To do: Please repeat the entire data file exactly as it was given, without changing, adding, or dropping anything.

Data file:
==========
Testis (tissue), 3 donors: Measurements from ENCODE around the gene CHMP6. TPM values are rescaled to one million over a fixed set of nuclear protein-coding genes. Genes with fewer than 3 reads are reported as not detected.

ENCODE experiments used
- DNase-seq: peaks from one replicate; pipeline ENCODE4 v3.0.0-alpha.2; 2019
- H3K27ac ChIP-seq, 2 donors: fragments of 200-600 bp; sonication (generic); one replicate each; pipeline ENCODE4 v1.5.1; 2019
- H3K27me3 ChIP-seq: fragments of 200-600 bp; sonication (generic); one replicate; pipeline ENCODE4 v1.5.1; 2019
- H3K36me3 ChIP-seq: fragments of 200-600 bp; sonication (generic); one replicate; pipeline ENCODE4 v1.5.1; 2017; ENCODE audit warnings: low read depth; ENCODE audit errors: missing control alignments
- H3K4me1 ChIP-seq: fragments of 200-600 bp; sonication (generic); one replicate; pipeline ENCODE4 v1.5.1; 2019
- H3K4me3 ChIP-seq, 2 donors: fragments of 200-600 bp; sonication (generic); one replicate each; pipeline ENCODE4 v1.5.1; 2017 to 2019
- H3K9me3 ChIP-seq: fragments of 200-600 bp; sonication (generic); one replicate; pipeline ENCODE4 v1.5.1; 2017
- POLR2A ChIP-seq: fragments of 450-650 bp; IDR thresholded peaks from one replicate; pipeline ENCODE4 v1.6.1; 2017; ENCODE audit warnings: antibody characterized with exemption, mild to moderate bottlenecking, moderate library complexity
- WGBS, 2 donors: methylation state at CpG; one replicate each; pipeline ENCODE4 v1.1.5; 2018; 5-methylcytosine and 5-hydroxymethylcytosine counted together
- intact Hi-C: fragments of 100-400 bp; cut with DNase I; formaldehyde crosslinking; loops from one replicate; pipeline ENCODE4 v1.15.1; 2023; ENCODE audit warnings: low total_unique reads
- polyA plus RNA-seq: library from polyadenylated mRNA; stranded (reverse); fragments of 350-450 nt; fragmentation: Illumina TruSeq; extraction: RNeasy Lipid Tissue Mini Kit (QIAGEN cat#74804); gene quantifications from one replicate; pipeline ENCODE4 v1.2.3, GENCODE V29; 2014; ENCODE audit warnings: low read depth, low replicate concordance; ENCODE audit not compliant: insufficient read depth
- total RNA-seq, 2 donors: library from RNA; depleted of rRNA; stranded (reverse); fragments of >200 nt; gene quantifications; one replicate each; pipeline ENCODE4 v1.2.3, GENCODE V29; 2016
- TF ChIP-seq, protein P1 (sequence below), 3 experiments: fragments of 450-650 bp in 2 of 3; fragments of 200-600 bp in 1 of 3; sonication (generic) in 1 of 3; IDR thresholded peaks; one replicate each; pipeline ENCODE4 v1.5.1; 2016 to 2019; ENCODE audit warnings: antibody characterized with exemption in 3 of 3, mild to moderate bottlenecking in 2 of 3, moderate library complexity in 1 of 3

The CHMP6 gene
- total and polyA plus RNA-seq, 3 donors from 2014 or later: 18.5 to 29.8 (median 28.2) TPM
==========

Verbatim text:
Testis (tissue), 3 donors: Measurements from ENCODE around the gene CHMP6. TPM values are rescaled to one million over a fixed set of nuclear protein-coding genes. Genes with fewer than 3 reads are reported as not detected.

ENCODE experiments used
- DNase-seq: peaks from one replicate; pipeline ENCODE4 v3.0.0-alpha.2; 2019
- H3K27ac ChIP-seq, 2 donors: fragments of 200-600 bp; sonication (generic); one replicate each; pipeline ENCODE4 v1.5.1; 2019
- H3K27me3 ChIP-seq: fragments of 200-600 bp; sonication (generic); one replicate; pipeline ENCODE4 v1.5.1; 2019
- H3K36me3 ChIP-seq: fragments of 200-600 bp; sonication (generic); one replicate; pipeline ENCODE4 v1.5.1; 2017; ENCODE audit warnings: low read depth; ENCODE audit errors: missing control alignments
- H3K4me1 ChIP-seq: fragments of 200-600 bp; sonication (generic); one replicate; pipeline ENCODE4 v1.5.1; 2019
- H3K4me3 ChIP-seq, 2 donors: fragments of 200-600 bp; sonication (generic); one replicate each; pipeline ENCODE4 v1.5.1; 2017 to 2019
- H3K9me3 ChIP-seq: fragments of 200-600 bp; sonication (generic); one replicate; pipeline ENCODE4 v1.5.1; 2017
- POLR2A ChIP-seq: fragments of 450-650 bp; IDR thresholded peaks from one replicate; pipeline ENCODE4 v1.6.1; 2017; ENCODE audit warnings: antibody characterized with exemption, mild to moderate bottlenecking, moderate library complexity
- WGBS, 2 donors: methylation state at CpG; one replicate each; pipeline ENCODE4 v1.1.5; 2018; 5-methylcytosine and 5-hydroxymethylcytosine counted together
- intact Hi-C: fragments of 100-400 bp; cut with DNase I; formaldehyde crosslinking; loops from one replicate; pipeline ENCODE4 v1.15.1; 2023; ENCODE audit warnings: low total_unique reads
- polyA plus RNA-seq: library from polyadenylated mRNA; stranded (reverse); fragments of 350-450 nt; fragmentation: Illumina TruSeq; extraction: RNeasy Lipid Tissue Mini Kit (QIAGEN cat#74804); gene quantifications from one replicate; pipeline ENCODE4 v1.2.3, GENCODE V29; 2014; ENCODE audit warnings: low read depth, low replicate concordance; ENCODE audit not compliant: insufficient read depth
- total RNA-seq, 2 donors: library from RNA; depleted of rRNA; stranded (reverse); fragments of >200 nt; gene quantifications; one replicate each; pipeline ENCODE4 v1.2.3, GENCODE V29; 2016
- TF ChIP-seq, protein P1 (sequence below), 3 experiments: fragments of 450-650 bp in 2 of 3; fragments of 200-600 bp in 1 of 3; sonication (generic) in 1 of 3; IDR thresholded peaks; one replicate each; pipeline ENCODE4 v1.5.1; 2016 to 2019; ENCODE audit warnings: antibody characterized with exemption in 3 of 3, mild to moderate bottlenecking in 2 of 3, moderate library complexity in 1 of 3

The CHMP6 gene
- total and polyA plus RNA-seq, 3 donors from 2014 or later: 18.5 to 29.8 (median 28.2) TPM